This article is from
Creation 7(4):32–33, June 1986

Browse our latest digital issue Subscribe
Editor’s note: As Creation magazine has been continuously published since 1978, we are publishing some of the articles from the archives for historical interest, such as this. For teaching and sharing purposes, readers are advised to supplement these historic articles with more up-to-date ones suggested in the Related Articles and Further Reading below.

British Christendom

A historical perspective on the effect of evolution on the church in the UK

By  and Effie Munday

It’s debatable whether Charles Darwin really knew how much impact his ideas would have on the established church.

The Great Awakening of interest in Christianity in 18th century England had blessed both the Anglican and the non-conformist churches and they were very healthy as the mid-19th century approached. Both groups had been largely untouched by the criticism of the Bible that had affected the church on the Continent for over a century.

The colonial expansion of the era, coupled with a strong church, saw an increase in missionary zeal at home and abroad. By 1860 religious toleration was virtually fully implemented and every man was free to worship God as his conscience dictated. A freedom blossomed in England which, in fact, had never been known in the world before.

Enter Darwin

At that time evolutionary ideas were known from Greek mythology but not widely accepted. The foundations of British society, its education, its laws, and its values were firmly fixed in Divine Creation and the Bible. In 1859, Darwin’s Origin of Species1 was published and sold 1250 copies of the first limited edition on the same day. This was hardly noticed by churchmen at the time, although in fact it signalled the beginning of a new era for the church, sadly, marked by an increasing uncertainty and loss of direction.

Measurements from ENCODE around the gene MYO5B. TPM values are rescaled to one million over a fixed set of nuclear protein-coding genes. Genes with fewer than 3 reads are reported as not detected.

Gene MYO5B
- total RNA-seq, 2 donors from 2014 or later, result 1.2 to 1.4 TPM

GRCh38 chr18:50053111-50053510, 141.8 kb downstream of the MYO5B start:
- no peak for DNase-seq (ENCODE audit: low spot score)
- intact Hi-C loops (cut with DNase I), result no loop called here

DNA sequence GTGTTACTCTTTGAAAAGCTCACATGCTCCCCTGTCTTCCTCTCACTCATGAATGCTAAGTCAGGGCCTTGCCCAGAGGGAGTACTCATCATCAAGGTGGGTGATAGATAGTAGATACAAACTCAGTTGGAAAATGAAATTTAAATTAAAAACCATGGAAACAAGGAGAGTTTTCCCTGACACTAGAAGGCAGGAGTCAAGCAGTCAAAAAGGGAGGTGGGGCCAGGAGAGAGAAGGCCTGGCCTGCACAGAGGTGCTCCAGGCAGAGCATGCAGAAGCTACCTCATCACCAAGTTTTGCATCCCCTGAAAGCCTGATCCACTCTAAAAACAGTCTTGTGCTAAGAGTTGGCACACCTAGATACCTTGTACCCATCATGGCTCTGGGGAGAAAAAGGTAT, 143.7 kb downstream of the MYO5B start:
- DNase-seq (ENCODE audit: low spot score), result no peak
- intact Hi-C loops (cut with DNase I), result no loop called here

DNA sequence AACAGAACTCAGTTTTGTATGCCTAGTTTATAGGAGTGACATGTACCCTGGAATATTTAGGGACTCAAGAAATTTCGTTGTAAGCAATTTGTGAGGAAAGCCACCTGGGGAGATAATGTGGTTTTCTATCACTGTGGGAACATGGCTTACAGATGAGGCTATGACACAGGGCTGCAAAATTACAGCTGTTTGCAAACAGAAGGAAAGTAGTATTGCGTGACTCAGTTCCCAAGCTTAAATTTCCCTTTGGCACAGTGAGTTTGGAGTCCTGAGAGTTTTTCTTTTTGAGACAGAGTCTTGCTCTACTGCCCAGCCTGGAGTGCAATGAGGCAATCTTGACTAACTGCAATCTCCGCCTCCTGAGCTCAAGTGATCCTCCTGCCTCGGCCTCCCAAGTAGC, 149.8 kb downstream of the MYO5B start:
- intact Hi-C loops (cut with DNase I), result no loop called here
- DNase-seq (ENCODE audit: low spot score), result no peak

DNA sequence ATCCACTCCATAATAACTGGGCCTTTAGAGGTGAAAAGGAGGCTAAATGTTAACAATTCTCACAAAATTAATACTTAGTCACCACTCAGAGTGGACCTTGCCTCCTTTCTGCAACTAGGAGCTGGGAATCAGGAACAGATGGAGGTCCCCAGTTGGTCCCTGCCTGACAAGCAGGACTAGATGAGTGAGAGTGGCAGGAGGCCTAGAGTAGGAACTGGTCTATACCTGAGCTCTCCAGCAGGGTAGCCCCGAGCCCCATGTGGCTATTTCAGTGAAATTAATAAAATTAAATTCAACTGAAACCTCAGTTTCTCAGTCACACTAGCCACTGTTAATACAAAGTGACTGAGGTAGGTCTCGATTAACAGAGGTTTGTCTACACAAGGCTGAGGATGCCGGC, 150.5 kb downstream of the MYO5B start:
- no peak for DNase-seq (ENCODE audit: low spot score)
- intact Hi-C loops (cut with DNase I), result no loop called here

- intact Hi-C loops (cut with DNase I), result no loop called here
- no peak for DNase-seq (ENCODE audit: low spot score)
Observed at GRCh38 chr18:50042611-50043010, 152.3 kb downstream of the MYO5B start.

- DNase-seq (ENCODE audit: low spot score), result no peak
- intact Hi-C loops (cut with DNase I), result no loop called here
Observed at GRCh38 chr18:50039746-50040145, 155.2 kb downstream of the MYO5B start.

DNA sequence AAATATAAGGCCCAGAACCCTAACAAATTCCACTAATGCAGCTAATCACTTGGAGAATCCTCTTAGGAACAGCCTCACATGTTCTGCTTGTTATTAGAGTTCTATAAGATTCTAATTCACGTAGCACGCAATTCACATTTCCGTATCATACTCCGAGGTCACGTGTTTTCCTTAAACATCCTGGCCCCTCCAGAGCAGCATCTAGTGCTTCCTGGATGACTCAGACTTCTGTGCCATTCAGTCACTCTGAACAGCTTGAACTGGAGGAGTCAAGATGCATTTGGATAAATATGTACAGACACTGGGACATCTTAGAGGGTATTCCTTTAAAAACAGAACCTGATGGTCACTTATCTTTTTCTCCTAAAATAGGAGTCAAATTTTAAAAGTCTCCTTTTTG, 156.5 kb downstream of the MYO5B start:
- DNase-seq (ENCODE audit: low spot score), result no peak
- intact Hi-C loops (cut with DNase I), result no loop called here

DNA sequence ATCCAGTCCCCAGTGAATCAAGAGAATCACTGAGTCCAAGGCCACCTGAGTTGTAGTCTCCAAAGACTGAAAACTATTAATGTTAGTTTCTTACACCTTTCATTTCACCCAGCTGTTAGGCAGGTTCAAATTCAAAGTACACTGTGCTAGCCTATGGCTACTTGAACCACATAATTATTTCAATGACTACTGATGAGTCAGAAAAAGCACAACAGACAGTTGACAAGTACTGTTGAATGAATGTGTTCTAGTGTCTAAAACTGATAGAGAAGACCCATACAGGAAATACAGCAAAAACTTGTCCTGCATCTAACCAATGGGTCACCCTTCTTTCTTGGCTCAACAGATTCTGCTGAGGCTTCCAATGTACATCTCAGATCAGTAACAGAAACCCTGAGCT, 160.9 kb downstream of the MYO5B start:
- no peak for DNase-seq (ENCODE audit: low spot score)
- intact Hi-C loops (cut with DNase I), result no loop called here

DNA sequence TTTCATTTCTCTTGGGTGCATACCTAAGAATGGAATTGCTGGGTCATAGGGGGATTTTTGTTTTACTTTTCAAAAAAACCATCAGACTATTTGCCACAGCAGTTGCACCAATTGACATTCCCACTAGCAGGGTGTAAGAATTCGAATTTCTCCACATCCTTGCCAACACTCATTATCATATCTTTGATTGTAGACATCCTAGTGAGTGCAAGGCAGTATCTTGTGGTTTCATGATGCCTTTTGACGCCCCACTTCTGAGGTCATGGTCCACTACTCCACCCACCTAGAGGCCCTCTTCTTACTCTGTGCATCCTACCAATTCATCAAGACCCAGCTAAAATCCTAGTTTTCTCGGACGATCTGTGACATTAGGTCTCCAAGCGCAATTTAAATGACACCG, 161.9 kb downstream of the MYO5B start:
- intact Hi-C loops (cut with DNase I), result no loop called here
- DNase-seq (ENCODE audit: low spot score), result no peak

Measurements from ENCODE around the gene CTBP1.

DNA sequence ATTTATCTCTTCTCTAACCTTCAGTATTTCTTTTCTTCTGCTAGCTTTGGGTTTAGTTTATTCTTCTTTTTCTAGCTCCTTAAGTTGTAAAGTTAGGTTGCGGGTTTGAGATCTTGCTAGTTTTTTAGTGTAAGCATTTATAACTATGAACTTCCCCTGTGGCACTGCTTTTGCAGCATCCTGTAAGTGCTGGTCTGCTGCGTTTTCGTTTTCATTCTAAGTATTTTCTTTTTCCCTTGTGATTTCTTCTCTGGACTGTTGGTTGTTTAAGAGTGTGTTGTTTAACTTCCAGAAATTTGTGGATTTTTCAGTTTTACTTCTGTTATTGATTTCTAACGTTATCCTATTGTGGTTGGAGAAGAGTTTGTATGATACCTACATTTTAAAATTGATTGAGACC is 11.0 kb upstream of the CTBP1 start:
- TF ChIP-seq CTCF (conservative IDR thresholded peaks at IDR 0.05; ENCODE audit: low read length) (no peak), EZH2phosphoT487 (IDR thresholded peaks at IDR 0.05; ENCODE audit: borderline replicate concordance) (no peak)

The foundations of British society, its education, its laws, and its values were firmly fixed in Divine Creation and the Bible.

Within a year, a publication entitled Essays and Reviews created quite a stir by challenging the accepted ‘literal history’ view of Scripture. The writers challenged the reliability of the Bible’s authors. In Europe this challenge to Scripture had come much earlier. It had been put forward by Catholic scholars, Masius and Pereira, in the period following the Reformation. In 1753 the Frenchman Jean Astruc challenged the traditional view that Moses wrote Genesis. Essays and Reviews likewise went on to challenge the traditional views of authorship based on the language and style, claiming ‘writing wasn’t invented in Moses’ day’!2

This combined attack on the Bible’s authorship, and its teaching on the origin of life, shook the foundations of the Christian faith as never before in the history of the British church. The two publications lent support to each other. One spoke from the perspective of science and the other on literature and archaeology. So the stage was set. Other writers, unsympathetic to the church, were not above hopping on the bandwagon to challenge traditional views of Creation, the Bible, man and sin.

One reason for the success of the attack was that many Christians had failed to take seriously the tragedies of life and the seeming cruelties of nature, such as the lion attacking its prey. They had tended to be overly sentimental in their view of nature as ‘proving the existence of a loving God’. Darwin’s emphasis on the ‘survival of the fittest’ appeared at first to better fit the observable facts though it rested on assumptions which could not be proven or disproven at the time through lack of data.

Church reaction

Most of the larger denominations soon found that many of their most respected professors, teachers and laymen accepted these ideas on biblical authorship and on evolution in some form. Discipline against ‘such leaders’ was difficult, if not impossible and was usually not taken. Anyone attempting to support the traditional view was fighting virtually a ‘rear guard’ action, both in the areas of the authorship and reliability of the biblical writings, and also in the area of the research data being presented to support evolution. In each of these fields the new ideas rested on assumptions that were usually not obvious and very difficult to prove or disprove without massive further research. It is only in our own day that the whole picture has emerged and the traditional view vindicated by the finest of scholarship.